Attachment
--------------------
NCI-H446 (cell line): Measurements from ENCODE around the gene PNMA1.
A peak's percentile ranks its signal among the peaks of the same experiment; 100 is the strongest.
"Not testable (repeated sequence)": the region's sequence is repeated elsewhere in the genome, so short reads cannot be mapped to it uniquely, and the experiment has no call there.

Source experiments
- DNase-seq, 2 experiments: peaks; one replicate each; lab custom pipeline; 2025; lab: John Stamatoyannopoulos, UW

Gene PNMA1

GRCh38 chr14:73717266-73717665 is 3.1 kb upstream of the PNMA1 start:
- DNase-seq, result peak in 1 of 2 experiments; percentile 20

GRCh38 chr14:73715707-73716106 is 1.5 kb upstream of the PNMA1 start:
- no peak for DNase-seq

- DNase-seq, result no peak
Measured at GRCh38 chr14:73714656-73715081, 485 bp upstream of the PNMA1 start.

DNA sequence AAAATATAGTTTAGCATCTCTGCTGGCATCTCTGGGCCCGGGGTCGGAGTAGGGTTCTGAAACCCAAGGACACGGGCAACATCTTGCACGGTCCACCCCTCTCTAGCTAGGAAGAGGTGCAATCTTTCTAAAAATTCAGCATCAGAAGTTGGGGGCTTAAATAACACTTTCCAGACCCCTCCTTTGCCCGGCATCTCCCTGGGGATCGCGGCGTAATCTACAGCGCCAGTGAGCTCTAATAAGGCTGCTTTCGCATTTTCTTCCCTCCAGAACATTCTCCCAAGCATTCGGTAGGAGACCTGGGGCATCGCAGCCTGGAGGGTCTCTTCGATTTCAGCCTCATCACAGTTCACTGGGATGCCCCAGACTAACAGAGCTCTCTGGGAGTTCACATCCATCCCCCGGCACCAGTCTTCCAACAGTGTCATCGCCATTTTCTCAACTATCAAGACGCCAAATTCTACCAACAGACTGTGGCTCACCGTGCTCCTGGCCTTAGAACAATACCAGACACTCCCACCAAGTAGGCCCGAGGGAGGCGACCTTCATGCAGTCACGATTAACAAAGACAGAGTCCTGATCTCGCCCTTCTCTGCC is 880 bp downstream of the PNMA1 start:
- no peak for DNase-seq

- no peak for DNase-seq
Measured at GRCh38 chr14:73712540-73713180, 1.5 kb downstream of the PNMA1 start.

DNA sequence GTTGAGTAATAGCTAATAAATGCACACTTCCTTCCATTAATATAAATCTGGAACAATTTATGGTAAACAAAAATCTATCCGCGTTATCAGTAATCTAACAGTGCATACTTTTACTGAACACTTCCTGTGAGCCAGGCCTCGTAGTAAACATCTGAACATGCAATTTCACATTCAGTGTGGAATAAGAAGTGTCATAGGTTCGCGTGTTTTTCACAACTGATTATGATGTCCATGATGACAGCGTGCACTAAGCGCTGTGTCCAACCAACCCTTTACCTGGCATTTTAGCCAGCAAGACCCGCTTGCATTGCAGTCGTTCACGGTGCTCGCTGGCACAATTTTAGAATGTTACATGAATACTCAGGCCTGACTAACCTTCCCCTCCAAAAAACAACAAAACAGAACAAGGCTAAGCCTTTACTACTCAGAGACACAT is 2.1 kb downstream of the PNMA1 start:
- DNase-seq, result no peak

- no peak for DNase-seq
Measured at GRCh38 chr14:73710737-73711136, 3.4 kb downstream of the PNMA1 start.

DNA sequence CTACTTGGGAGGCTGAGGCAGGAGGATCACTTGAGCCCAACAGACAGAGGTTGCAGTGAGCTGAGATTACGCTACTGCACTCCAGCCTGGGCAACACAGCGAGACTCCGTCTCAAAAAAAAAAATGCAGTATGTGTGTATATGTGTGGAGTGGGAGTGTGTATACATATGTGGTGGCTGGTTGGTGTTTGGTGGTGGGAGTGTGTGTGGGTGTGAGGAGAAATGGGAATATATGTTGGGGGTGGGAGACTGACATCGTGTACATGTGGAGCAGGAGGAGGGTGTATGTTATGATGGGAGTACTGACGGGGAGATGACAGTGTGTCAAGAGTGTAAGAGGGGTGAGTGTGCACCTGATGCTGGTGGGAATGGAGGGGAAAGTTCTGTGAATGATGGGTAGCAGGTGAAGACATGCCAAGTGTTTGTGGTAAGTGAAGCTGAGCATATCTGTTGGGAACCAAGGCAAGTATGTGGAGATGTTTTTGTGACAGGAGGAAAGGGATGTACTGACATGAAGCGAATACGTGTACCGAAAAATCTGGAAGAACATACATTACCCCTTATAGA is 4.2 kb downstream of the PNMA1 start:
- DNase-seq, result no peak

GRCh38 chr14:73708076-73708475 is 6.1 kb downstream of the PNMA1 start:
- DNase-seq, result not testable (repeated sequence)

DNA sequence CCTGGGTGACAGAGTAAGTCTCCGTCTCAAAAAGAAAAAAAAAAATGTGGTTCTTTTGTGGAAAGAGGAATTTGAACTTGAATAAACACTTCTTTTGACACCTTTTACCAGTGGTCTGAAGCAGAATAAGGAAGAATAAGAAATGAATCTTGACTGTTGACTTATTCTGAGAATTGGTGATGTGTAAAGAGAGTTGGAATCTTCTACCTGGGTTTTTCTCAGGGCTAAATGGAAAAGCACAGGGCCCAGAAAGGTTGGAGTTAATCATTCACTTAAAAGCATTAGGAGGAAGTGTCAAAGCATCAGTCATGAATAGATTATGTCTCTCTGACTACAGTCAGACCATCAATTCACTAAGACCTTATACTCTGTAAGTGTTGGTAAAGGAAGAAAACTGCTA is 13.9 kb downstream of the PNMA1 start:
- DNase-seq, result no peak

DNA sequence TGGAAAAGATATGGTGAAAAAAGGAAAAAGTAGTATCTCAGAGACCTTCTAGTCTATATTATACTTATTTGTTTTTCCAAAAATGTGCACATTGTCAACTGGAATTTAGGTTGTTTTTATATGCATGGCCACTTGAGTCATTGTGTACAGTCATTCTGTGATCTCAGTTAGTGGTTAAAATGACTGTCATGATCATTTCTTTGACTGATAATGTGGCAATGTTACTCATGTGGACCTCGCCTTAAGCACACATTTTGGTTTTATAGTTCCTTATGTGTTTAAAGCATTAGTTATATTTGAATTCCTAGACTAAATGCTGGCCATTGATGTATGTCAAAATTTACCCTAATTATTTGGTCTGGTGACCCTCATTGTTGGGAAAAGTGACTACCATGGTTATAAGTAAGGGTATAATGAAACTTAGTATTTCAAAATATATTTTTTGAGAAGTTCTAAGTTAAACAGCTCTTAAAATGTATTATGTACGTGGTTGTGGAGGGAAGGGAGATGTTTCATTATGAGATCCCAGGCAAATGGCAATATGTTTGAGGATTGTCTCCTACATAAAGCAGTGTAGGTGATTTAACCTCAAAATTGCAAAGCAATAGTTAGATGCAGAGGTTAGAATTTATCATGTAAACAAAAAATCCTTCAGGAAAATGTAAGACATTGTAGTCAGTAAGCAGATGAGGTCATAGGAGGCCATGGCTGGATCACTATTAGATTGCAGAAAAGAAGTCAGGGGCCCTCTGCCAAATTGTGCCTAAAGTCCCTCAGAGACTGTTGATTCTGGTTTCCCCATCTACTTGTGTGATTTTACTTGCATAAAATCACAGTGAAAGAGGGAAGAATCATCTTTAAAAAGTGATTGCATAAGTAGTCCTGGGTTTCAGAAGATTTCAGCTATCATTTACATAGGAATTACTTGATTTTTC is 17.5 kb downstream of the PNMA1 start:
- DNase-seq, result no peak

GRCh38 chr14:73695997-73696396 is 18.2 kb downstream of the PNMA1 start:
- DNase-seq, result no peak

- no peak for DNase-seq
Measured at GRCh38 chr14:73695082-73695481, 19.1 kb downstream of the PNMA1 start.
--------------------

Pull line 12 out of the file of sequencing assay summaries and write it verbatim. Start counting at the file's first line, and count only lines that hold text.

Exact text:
Measured at GRCh38 chr14:73714656-73715081, 485 bp upstream of the PNMA1 start.